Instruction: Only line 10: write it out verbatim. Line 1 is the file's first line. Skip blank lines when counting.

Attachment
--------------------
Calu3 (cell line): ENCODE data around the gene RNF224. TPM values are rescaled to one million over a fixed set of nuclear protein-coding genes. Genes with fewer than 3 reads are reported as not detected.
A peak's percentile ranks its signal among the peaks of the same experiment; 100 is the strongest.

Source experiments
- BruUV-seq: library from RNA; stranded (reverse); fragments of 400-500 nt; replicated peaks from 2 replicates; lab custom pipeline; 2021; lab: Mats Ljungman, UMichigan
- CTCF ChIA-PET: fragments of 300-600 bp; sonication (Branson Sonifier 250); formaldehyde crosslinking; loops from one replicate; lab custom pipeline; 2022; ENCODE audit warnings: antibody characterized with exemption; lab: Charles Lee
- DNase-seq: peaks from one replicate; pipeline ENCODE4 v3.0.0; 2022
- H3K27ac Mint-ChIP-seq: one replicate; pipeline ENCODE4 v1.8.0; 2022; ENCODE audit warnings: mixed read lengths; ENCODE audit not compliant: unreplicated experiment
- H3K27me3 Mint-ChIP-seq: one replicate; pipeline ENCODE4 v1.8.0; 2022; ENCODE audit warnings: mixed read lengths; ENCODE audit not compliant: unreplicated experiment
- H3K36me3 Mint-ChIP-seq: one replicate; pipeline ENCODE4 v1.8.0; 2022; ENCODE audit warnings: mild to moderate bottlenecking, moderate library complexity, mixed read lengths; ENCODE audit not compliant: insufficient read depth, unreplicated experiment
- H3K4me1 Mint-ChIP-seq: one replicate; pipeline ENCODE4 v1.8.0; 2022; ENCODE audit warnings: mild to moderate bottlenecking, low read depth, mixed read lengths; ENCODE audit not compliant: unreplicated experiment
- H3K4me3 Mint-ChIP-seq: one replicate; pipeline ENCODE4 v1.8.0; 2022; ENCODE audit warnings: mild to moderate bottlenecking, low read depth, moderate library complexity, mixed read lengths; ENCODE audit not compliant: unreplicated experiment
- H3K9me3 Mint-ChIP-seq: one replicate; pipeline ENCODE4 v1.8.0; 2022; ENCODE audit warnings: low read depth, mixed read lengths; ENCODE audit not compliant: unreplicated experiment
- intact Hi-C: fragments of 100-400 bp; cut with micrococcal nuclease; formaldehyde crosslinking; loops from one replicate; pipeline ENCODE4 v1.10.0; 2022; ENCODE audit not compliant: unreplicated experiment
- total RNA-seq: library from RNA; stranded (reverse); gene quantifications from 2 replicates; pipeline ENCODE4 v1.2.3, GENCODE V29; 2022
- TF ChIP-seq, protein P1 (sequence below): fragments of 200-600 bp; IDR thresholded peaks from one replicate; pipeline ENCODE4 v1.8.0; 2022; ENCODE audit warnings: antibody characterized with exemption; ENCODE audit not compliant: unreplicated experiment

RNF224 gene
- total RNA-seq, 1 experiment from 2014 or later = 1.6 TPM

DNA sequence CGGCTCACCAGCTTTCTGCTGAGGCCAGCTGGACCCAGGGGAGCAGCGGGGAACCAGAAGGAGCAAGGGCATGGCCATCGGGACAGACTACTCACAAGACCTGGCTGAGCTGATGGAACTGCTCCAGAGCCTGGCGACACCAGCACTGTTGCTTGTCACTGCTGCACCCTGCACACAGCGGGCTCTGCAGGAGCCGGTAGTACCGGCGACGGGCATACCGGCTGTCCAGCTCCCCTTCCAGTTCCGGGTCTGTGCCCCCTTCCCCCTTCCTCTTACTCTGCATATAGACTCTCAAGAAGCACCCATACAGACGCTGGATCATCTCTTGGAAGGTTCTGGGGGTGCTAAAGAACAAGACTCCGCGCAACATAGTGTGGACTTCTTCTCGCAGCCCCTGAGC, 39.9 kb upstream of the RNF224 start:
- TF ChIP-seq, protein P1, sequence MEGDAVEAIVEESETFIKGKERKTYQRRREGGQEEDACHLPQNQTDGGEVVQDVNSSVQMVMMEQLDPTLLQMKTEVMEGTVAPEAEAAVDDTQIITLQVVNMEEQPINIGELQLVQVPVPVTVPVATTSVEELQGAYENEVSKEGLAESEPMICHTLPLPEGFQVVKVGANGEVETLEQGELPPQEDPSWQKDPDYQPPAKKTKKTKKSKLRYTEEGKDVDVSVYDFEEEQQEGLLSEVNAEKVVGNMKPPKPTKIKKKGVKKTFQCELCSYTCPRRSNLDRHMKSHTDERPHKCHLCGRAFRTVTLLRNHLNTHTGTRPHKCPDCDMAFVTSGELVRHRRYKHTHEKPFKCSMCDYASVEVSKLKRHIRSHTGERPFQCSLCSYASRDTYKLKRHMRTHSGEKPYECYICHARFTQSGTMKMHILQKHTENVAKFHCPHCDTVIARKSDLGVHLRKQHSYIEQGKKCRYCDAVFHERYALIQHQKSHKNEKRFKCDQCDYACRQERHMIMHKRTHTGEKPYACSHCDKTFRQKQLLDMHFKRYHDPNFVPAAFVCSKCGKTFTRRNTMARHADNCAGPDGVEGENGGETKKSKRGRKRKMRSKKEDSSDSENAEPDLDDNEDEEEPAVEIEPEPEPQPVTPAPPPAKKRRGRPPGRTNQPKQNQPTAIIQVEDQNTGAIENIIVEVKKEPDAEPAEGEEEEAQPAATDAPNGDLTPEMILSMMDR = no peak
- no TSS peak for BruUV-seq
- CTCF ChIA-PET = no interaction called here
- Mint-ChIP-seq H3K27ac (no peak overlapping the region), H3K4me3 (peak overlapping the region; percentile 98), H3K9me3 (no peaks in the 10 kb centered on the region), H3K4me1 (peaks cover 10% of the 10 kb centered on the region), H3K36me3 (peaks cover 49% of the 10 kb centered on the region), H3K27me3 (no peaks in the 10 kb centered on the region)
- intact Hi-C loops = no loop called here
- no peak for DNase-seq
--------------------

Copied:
- H3K4me1 Mint-ChIP-seq: one replicate; pipeline ENCODE4 v1.8.0; 2022; ENCODE audit warnings: mild to moderate bottlenecking, low read depth, mixed read lengths; ENCODE audit not compliant: unreplicated experiment